The contract is a critical step in any remodeling project; it holds the job together and ensures that all parties agree to the same vision and scope.
The National Association of the Remodeling Industry spells out the following key elements that every remodeling contract should have:
1. The contractor’s name, address, phone number, and license number.
2. Details on what the contractor will and will not do.
3. A list of materials for the project in your contract. This includes information about the size, color, model, brand name, and product.
4. The approximate start date and completion date.
5. All required plans. Study them carefully for accuracy. Insist that you approve them and that they are identified in your written contract before any work begins.
6. Written notice of your right to, without penalty, cancel a contract within three business days of signing it.
7. Financial terms, spelled out in a way that you understand. This includes the total price, payment schedule, and any cancellation penalty.
8. A binding arbitration clause, which you’ll need in the event a disagreement occurs. Arbitration may enable you to resolve disputes without costly litigation.
9. Everything you’ve requested. Consider the scope of the project and make sure all items you’ve requested are included. If you do not see a specific item in the contract, consider it not included. Never sign an incomplete contract.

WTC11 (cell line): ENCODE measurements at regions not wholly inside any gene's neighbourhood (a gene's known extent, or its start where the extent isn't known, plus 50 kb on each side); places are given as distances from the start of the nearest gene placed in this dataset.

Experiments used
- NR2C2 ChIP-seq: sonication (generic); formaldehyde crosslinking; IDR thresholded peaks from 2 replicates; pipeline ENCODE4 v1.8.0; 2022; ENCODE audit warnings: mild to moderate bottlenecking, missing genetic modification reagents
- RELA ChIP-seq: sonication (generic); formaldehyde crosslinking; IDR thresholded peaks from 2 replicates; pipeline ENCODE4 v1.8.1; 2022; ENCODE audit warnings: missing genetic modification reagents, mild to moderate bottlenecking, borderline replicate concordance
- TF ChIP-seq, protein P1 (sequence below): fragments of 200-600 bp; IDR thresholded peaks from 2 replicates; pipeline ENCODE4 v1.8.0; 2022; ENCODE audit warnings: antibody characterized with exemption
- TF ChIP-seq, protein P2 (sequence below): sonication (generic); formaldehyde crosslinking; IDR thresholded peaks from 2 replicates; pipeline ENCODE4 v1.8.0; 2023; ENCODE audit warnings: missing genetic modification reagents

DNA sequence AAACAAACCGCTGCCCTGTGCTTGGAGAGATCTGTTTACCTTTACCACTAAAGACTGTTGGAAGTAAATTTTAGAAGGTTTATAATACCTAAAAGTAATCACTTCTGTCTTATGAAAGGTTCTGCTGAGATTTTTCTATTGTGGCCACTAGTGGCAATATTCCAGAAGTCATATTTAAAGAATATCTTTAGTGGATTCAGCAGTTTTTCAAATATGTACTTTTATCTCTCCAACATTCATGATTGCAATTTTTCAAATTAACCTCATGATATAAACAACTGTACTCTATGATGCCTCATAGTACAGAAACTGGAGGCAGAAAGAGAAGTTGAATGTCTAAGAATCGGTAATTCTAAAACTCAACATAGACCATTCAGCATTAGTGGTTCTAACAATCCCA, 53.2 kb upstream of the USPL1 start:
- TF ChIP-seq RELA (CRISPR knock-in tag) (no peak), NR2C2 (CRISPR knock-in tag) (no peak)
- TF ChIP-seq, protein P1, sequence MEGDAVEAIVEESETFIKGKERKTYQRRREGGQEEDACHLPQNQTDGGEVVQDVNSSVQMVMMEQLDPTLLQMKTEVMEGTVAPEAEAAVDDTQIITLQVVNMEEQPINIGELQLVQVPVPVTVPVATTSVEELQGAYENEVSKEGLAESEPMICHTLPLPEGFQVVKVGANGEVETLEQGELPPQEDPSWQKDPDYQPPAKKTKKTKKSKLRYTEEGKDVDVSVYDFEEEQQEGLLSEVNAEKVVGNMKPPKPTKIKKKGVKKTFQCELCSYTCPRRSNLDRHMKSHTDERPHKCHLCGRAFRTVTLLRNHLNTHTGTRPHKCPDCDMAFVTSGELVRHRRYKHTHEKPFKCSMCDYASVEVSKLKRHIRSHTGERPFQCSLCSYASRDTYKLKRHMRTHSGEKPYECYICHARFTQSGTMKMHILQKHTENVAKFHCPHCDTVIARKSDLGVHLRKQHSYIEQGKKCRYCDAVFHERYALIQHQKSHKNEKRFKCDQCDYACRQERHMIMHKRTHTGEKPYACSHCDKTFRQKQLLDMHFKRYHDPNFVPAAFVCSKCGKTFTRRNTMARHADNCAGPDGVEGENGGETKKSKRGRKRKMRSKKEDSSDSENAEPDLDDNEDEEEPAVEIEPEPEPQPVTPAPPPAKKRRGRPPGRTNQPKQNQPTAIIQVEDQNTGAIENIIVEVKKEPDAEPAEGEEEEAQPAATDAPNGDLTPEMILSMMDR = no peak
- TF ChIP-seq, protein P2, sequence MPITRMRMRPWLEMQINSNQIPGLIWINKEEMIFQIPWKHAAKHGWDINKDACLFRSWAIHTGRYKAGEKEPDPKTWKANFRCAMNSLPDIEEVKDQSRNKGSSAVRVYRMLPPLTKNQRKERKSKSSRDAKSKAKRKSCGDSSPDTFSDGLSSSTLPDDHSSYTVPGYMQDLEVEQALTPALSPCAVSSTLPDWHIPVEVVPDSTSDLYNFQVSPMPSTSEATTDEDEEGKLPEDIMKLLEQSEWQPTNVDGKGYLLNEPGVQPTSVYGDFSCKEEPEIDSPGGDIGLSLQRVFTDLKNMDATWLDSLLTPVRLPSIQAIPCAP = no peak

10. A warranty covering materials and workmanship for a minimum of one year. The warranty must be identified as either “full” or “limited.” The name and address of the party who will honor the warranty (contractor, distributor, or manufacturer) must be identified. Make sure the time period for the warranty is specified. Realtor.com
If you’re remodeling because you think that it will increase the value of your home, you should know that it possible (and too common) to over improve your property, meaning that you will spend more than you will get back at the time of sale. If you’re thinking about selling soon, I would be happy to assist you on the pros/cons of home improvements and discuss a realistic return on investment. Call or email me today, 832-576-4902, email@example.com
Maybe a better option would be to purchase a new home. If you’re interested in searching for a new home, you can search the entire MLS here, (simply type the in neighborhood that interests you into the “subdivision” box.
***If you are considering a new construction home, I highly recommend you take a take a Realtor with you that knows how to negotiate builder pricing, to represent your interest in the transaction. Statistically buyers who work with a Realtor when purchasing a new home get a better deal. Don’t forget that the Sales counselors work for the builders and their job is to sell you a home for highest price they can.
Look for other useful Real Estate information on my website, www.kw-re.com